Providing public transports systems and their related infrastructure and promoting non-motorised transport can contribute to GHG mitigation. However, local conditions determine how much transport can be shifted to less energy intensive modes. Occupancy rates and primary energy sources of the transport mode further determine the mitigation impact. The energy requirements for urban transport are strongly influenced by the density and spatial structure of the built environment, as well as by location, extent and nature of transport infrastructure. If the share of buses in passenger transport in typical Latin American cities would increase by 5–10%, then CO2 emissions could go down by 4–9% at costs of the order of 60–70 US$/tCO2 (low agreement, limited evidence).

[page 326, emphasis added]

I’m a little shocked that this paragraph garners low agreement and is considered to be backed by limited evidence. (I’ll exclude the final sentence, since I don’t know anything about that particular study.) The paragraph is already weakened by many words indicating uncertainty – “can contribute” … “local conditions” … “could go down” etc. But there isn’t even consensus with the weakened wording. I emphasised the one sentence on density and spatial structure – my personal research interest. Again, I’m astounded that there is still wavering about this subject.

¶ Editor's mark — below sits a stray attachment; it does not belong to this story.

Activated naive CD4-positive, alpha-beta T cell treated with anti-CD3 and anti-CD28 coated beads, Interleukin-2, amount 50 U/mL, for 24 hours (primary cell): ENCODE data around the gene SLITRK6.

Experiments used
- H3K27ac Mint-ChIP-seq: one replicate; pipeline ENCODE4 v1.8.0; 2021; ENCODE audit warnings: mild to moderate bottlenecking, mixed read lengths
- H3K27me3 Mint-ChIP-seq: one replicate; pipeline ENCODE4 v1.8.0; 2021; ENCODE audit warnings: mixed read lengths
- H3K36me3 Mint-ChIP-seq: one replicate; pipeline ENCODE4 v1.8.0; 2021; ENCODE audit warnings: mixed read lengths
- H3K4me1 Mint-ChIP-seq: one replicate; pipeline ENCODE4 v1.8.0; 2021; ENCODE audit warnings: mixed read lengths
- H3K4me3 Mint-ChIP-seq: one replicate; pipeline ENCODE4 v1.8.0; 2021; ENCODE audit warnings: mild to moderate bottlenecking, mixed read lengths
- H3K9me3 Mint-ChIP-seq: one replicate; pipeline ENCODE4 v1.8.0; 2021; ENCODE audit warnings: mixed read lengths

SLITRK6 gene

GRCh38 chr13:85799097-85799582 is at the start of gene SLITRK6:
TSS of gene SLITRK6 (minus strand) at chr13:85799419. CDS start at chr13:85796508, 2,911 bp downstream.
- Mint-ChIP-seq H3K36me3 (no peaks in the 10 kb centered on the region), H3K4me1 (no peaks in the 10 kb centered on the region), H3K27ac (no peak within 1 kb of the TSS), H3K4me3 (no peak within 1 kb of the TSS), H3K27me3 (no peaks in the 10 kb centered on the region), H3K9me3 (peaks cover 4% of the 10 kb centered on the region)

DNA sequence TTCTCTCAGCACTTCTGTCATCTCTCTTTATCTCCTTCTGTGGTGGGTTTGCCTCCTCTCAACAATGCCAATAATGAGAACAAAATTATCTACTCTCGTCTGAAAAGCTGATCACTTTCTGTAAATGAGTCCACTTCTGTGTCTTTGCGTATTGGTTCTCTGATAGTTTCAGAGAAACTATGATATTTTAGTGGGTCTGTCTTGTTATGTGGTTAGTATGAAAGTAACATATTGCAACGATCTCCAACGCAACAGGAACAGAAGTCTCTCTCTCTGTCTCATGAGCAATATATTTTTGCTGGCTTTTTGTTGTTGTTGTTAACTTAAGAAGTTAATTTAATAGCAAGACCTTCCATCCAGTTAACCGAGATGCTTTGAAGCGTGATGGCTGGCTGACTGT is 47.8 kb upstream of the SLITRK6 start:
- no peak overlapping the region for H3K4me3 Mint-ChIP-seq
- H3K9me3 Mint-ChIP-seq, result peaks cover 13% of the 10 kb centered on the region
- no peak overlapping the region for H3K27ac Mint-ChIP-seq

That sentence represents one of the report’s only discussions of urban form. It appears occasionally elsewhere in the chapter, but the framing unfortunately focuses on transportation, and treats land use as fixed – a massive oversight. While there are occasional mentions of the value of “co-ordinating” transportation and land use, these are not quantified and do not make it into the conclusions of the report. There is a separate chapter on housing, but it focuses on building construction and energy consumption, again omitting urban form. As so often in the past, urban structure is forgotten and falls into the cracks between disciplines.

The report sensibly treats the US as a “special case” in the international context, since it’s so low density. (e.g., increasing transit service in many US cities could plausibly increase GHG emissions – if no new riders are attracted but more buses are on the road). But it’s a double-edged sword – it suggests that US cities can continue to follow an auto-dependent path, since the report doesn’t contemplate changing land use.

At the end of the day, though, the main problem is the inconclusiveness of the research – the focus on the exceptional context of the USA has too often limited researchers from observing the clearer trends in other parts of the world. Integrated land use/transport models are still too immature for this type of policy analysis, and international comparison studies remain plagued by data incompatibilities. Finally, the field rarely presents its results in a policy-relevant manner – I have never seen a transportation/land use report that estimated the cost of a policy in terms of US$/tCO2-equivalent. It’s unfortunate – researchers in fields like biofuels are doing a lot of work to estimate greenhouse gas reductions, and their results are immediately relevant to policymakers.

Canada in last place